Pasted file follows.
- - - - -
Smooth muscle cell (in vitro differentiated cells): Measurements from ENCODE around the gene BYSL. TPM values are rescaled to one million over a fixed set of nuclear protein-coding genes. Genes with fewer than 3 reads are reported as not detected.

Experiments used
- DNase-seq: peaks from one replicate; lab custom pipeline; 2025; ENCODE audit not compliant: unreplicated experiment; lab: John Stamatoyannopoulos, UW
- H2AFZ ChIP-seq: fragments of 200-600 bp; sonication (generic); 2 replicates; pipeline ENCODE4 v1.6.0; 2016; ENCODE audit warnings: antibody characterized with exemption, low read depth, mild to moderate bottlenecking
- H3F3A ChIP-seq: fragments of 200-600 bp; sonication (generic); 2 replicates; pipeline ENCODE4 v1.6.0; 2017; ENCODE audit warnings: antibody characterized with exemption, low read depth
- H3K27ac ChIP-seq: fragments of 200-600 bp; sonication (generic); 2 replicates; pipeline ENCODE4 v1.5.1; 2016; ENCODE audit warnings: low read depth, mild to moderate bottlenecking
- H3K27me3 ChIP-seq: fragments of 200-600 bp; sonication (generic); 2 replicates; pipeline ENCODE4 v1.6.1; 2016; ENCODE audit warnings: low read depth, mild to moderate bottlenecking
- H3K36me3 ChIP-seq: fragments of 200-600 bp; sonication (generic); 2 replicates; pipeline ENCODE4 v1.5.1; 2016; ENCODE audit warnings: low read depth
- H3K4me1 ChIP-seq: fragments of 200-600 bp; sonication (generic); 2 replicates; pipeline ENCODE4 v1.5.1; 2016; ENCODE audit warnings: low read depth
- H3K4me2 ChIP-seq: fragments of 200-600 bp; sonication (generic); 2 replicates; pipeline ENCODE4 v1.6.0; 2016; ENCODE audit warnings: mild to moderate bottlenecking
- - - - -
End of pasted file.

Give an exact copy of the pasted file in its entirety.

Smooth muscle cell (in vitro differentiated cells): Measurements from ENCODE around the gene BYSL. TPM values are rescaled to one million over a fixed set of nuclear protein-coding genes. Genes with fewer than 3 reads are reported as not detected.

Experiments used
- DNase-seq: peaks from one replicate; lab custom pipeline; 2025; ENCODE audit not compliant: unreplicated experiment; lab: John Stamatoyannopoulos, UW
- H2AFZ ChIP-seq: fragments of 200-600 bp; sonication (generic); 2 replicates; pipeline ENCODE4 v1.6.0; 2016; ENCODE audit warnings: antibody characterized with exemption, low read depth, mild to moderate bottlenecking
- H3F3A ChIP-seq: fragments of 200-600 bp; sonication (generic); 2 replicates; pipeline ENCODE4 v1.6.0; 2017; ENCODE audit warnings: antibody characterized with exemption, low read depth
- H3K27ac ChIP-seq: fragments of 200-600 bp; sonication (generic); 2 replicates; pipeline ENCODE4 v1.5.1; 2016; ENCODE audit warnings: low read depth, mild to moderate bottlenecking
- H3K27me3 ChIP-seq: fragments of 200-600 bp; sonication (generic); 2 replicates; pipeline ENCODE4 v1.6.1; 2016; ENCODE audit warnings: low read depth, mild to moderate bottlenecking
- H3K36me3 ChIP-seq: fragments of 200-600 bp; sonication (generic); 2 replicates; pipeline ENCODE4 v1.5.1; 2016; ENCODE audit warnings: low read depth
- H3K4me1 ChIP-seq: fragments of 200-600 bp; sonication (generic); 2 replicates; pipeline ENCODE4 v1.5.1; 2016; ENCODE audit warnings: low read depth
- H3K4me2 ChIP-seq: fragments of 200-600 bp; sonication (generic); 2 replicates; pipeline ENCODE4 v1.6.0; 2016; ENCODE audit warnings: mild to moderate bottlenecking